Research Says Knowing This Will Reduce Your Public Speaking Anxiety
Do you fear public speaking? For many people the fear of delivering a speech, talk or presentation in front of others ranks way up there on their list of anxiety provoking situations (some people even fear public speaking more than they fear death).
Many people experience significant anxiety when called upon to speak in public, and some of these people may even seek to avoid it altogether.
And if anxiety, low self-esteem, low confidence or social anxiety are part of your life right now, then the prospect of any form of public speaking can send that anxiety and worry into overdrive. There can be fears about forgetting what you are going to say or freezing up in some way as well as fears about being judged or looking nervous in some way. You may worry that you will shake, sweat, go blank or show other signs of anxiety that your audience will pick up on. All of these can mean feeling anxious about looking anxious.
In the video below I cover a research backed way that can help you to reduce your public speaking anxiety and to improve your performance for both yourself and your audience.
Alleviating Speech Anxiety
I’ve previously written a bit about the research I am talking about today in another article all about how others can’t tell how we often believe our internal states (our thoughts, feelings and sensations) are more apparent to others than is actually the case (have a read here: Can Other People Tell If You Are Feeling Anxious?).
When you feel a strong emotion, like anxiety, you feel it so strongly and you are so aware of it that you assume other people can pick up on how you are feeling. Yet the research shows that we have a tendency to overestimate the extent to which other people can tell how we feel. Your anxiety is not as apparent to others as you may have first thought.
This, of course, is good news with regards to something like public speaking where you may indeed feel anxious or nervous about it. Click on the image and take a look at this video where I talk about the research specifically about alleviating speech anxiety:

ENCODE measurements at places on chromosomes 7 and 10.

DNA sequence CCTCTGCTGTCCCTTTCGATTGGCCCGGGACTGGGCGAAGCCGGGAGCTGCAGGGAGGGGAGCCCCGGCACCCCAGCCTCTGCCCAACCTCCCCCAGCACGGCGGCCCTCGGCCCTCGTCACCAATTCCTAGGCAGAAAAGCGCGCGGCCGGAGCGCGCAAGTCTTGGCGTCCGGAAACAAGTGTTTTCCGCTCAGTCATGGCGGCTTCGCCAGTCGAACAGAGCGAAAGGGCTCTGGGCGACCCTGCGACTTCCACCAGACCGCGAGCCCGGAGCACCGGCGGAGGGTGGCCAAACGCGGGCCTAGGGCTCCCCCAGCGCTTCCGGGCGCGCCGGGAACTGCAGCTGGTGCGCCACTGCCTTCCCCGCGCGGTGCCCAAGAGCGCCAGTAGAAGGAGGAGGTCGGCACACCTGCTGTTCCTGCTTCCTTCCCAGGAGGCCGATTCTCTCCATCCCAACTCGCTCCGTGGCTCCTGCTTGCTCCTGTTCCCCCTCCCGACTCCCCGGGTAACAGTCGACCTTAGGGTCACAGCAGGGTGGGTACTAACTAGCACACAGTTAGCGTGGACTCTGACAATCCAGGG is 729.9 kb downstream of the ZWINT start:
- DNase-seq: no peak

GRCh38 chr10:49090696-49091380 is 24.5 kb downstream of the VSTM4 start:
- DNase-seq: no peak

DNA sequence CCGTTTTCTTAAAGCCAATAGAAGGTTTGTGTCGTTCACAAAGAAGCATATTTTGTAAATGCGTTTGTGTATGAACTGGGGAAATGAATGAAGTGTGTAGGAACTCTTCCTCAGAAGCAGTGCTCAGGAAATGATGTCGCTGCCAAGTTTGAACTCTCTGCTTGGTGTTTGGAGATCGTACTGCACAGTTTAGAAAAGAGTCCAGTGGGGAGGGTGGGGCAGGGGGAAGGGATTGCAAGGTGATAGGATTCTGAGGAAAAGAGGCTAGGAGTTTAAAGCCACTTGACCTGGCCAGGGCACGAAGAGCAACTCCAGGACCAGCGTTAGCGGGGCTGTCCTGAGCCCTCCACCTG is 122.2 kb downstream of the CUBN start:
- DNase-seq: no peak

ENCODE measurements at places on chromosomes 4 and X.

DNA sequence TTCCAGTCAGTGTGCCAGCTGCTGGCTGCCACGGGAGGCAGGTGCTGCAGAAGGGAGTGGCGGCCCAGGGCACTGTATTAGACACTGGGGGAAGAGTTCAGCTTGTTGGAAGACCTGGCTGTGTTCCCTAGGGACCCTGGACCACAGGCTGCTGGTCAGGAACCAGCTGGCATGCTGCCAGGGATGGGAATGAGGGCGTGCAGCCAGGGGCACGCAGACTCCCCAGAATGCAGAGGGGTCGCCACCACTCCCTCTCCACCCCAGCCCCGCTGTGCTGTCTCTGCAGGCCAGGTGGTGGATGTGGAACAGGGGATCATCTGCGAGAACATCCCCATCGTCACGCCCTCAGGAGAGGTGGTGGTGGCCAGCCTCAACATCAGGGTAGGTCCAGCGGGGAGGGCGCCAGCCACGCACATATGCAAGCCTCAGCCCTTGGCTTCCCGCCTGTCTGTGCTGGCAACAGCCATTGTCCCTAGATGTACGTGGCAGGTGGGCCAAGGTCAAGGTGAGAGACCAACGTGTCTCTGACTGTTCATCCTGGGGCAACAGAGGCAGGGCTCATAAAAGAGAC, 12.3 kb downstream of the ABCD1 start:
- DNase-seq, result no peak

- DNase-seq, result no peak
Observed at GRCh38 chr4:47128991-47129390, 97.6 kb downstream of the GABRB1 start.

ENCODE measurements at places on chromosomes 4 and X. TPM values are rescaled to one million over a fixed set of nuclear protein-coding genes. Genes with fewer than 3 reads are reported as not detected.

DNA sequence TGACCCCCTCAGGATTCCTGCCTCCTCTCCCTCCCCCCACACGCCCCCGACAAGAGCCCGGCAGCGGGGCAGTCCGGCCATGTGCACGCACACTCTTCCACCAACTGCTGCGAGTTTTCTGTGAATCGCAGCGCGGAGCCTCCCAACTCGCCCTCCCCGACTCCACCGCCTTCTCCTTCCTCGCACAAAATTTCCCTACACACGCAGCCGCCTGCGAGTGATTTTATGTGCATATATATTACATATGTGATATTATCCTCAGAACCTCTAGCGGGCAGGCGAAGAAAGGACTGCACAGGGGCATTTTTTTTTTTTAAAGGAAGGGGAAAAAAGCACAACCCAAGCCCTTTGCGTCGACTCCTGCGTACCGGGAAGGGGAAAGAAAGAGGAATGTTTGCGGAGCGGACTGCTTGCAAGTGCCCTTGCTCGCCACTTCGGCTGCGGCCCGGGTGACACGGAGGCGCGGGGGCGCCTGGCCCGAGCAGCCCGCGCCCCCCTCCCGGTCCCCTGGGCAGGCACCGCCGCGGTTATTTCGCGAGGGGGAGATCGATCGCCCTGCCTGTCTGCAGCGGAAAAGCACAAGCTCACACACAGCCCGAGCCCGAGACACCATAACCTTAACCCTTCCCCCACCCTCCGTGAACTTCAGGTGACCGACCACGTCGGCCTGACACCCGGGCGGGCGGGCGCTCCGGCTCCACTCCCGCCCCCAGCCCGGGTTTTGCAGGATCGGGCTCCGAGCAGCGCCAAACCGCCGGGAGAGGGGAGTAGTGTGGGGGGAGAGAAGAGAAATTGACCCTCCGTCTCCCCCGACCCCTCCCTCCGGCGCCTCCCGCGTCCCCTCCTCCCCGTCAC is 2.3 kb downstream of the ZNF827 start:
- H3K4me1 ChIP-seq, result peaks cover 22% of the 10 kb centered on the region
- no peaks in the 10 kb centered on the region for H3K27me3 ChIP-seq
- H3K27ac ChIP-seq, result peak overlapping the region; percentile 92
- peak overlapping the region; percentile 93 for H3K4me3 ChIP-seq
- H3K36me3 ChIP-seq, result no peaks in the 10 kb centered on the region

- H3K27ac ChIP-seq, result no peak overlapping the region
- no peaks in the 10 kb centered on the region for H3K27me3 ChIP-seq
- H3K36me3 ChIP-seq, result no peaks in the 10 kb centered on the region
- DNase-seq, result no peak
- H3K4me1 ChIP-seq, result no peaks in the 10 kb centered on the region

And so the research demonstrates that even in the area of public speaking, where eyes are well and truly upon you, people do not pick up on your anxiety anywhere near as much as you thought. Other people are far less likely to note your external actions and appearance, or your internal feelings, anywhere near as much as you may have assumed.
Yet, with public speaking anxiety, there is a general fear that other people (in conflict with the research and evidence) will notice that you are anxious, and that fear of them noticing can make you even more anxious.
“An individual who experiences some anxiety while giving a speech may believe it is more apparent to the audience than is actually the case. This thought—that the audience is aware of just how nervous he or she feels—may ironically serve to make the speaker all the more nervous. The speaker may then believe that this newfound nervousness is itself apparent to others, leading to still more nervousness, concerns about leakage, and so on” (Savitsky & Gilovich, 2003).
It’s also worth keeping in mind some other reassuring research that shows that even if you did say or do something embarrassing or perceive you had failed in some way during your public speaking, other people do not judge your as harshly as you might expect (for more on this have a read of this article: Do Others Judge You As Harshly As You Think When You Mess Up? Anxiety & Fear of Failure).
Reducing Public Speaking Anxiety
And so with public speaking anxiety, as with many other facets of anxiety, you may worry about looking anxious and incorrectly assume that, because you feel your anxiety so strongly, so other people must certainly be able to pick up on it.
In their research studies, Savistsky and Gilovich (2003) demonstrated that individuals asked to give speeches overestimated the extent to which their nervousness was apparent to others.
Further to this they carried out a study where they looked at the impact of public speaking anxiety generated by the belief that other people would be able detect that anxiety. Three groups were assigned, one of which was the control group who received no additional instructions.
An ‘informed’ group were told about this illusion of transparency (i.e. the belief that our internal states are more apparent to others than is actually the case) and another group was just given reassurance but not told about this illusion of transparency. Both of these groups were told,
‘I realize you might be anxious. It’s perfectly natural to be anxious when confronted with a public speaking task. Many people become anxious not only because they’re concerned about whether or not they’ll do well, but also because they believe they will appear nervous to those who are watching. They’re nervous about looking nervous.’